… as country review unmasks grim economic straits
The coalition Government has for over two years now, consistently blamed the now Opposition People’s Progressive Party/Civic (PPP/C) for the country’s current dismal economic performance but a review completed by the International Monetary Fund (IMF) has found that the coalition Government is in large part to be blamed for the stagnation as a result of its failure to effectively spend its annual budget.
The information was laid bare this past week when the IMF released the findings of its review on Guyana as part of its obligations under Article IV of the IMF’s Articles of Agreement.
According to the findings of the review team, the total expenditure by the David Granger-led coalition, the A Partnership for National Unity/Alliance For Change (APNU/AFC), increased by 2.8 percentage points of nation’s Gross Domestic Product (GDP).
The IMF found however that the increase was lower than budgeted due to delays in capital expenditure by the Administration.
Such a distressing situation it was that the world decided to turn to turmoil.
Real economic activity locally expanded by 3.3 per cent in 2016. This was as a result of subdued agricultural commodity prices, adverse weather and delays in public investment.
According to the IMF, the overall non-financial Public Sector deficit widened to 2.9 per cent of GDP in 2016 from 0.2 per cent in 2015. This simply means that the deficit expanded or got larger, or is no longer sustainable.
“Despite slower-than-expected economic growth, fiscal revenue increased owing to improvements in tax administration and higher mining royalties.”
Growth is projected at 3.5 per cent in 2017, supported by an increase in public investment, continued expansion in the extractive sector, and a recovery in rice production.
Again the IMF has pegged its responses on the public investment programmme. Such as problem it is that the Government this past week intervened.
Minister of State Joseph Harmon this past week reminded that “assessments, adjustments and achievements in relation to the Public Sector’s work programme was the main focus at this month’s Ministerial Conference as the Government commences preparations for the new budget cycle.”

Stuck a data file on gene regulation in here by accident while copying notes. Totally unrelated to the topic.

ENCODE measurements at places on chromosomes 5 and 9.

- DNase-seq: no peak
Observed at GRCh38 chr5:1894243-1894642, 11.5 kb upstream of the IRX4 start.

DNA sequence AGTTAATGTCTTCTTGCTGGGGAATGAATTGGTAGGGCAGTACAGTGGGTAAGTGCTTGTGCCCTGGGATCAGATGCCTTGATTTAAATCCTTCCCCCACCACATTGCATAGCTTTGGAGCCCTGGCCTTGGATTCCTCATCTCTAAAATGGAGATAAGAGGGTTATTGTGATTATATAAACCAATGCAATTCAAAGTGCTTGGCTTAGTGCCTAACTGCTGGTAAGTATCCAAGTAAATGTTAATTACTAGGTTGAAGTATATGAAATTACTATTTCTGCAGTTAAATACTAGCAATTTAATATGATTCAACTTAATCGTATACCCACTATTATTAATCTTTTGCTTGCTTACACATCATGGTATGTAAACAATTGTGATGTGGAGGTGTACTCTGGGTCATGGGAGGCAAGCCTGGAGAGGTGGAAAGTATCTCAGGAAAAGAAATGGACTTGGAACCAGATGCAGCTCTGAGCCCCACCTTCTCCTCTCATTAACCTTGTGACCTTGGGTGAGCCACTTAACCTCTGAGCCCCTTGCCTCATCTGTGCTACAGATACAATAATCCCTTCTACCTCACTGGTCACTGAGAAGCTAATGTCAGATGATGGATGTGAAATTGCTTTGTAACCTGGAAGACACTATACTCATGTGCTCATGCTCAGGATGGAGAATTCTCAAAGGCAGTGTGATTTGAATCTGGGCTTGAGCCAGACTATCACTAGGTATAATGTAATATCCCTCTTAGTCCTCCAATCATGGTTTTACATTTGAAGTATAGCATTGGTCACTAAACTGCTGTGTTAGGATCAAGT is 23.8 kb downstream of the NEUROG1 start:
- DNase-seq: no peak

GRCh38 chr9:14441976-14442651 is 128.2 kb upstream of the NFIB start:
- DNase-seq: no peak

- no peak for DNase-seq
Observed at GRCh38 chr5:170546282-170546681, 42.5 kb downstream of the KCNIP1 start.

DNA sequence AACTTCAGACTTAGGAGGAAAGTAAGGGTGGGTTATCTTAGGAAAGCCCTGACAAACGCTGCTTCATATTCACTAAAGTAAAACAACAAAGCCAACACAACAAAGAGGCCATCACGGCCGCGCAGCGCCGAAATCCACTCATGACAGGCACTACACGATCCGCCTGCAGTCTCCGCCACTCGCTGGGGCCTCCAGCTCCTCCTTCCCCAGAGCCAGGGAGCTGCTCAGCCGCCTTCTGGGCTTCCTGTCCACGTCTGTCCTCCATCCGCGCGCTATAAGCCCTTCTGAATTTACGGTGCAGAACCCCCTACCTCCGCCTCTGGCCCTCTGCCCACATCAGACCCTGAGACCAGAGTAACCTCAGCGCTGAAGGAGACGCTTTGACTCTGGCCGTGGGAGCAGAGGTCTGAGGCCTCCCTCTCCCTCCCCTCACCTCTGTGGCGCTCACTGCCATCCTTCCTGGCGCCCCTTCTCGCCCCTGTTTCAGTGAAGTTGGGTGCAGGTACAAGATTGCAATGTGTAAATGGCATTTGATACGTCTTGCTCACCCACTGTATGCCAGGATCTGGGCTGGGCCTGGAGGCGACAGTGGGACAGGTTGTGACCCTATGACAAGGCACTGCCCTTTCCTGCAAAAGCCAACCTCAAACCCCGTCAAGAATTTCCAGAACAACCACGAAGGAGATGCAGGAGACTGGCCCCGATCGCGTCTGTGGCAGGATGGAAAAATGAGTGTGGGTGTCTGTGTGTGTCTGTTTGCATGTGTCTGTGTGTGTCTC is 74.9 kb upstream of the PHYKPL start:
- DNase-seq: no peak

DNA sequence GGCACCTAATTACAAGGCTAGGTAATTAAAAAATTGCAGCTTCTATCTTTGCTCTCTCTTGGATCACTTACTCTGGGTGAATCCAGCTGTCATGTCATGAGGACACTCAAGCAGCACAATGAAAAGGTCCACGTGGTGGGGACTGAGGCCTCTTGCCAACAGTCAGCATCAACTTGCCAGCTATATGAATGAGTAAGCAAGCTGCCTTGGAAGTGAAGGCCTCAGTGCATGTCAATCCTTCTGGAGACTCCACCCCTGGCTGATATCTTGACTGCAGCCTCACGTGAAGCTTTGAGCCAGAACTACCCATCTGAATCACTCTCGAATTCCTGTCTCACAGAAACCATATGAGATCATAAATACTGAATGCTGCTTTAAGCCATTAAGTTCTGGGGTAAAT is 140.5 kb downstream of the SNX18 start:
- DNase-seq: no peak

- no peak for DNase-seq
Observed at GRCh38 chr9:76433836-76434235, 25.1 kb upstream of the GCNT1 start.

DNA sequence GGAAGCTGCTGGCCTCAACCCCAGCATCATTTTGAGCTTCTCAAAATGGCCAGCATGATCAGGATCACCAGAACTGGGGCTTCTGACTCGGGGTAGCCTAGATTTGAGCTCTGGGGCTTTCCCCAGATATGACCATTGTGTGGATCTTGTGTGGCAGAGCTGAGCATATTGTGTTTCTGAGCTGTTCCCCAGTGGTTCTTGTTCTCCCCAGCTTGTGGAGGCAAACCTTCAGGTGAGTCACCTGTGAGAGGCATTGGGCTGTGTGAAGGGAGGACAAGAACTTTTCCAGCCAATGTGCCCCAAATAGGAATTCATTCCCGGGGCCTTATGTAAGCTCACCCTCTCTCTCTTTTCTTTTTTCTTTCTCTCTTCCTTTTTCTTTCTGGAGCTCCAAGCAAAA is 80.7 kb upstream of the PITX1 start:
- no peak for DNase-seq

He was at the time speaking at a conference convened at State House, for the heads of government agencies including Permanent Secretaries, Heads of various agencies and high-level technical and financial officers in a bid to assess and review, ministry by Ministry, the status of Public Sector Investments Projects (PSIPs).
According to the IMF, Government is woefully behind in its spending.
Twelve-month inflation is expected to remain low at around 2.6 per cent by year-end. The fiscal deficit or the national debt is projected to widen up to 7.2 per cent of GDP in 2017, due in part to delay capital spending from 2016.
The macroeconomic outlook is positive for 2017 and the medium-term, according to the IMDF which projects growth for the next year as upping a few marginal points up to 3.5 per cent in 2017, supported by an increase in public investment.
The concerns over the Administration’s inability to spend its budget looms. The former Administration has been complaining about the excesses now seemingly validated.
The fiscal deficit is projected to widen to 7.2 per cent of GDP in 2017, due in part to delayed capital spending from 2016. The shares of current and capital spending in GDP are projected to increase by 0.6 and 1.8 per cent, respectively.
The current account deficit is projected at -3 per cent of GDP, financed by investment inflows and donor-supported investment.
Overall, the IMF raps Granger’s Government inability to spend its annual Budget even as country review unmasks grim economic straits.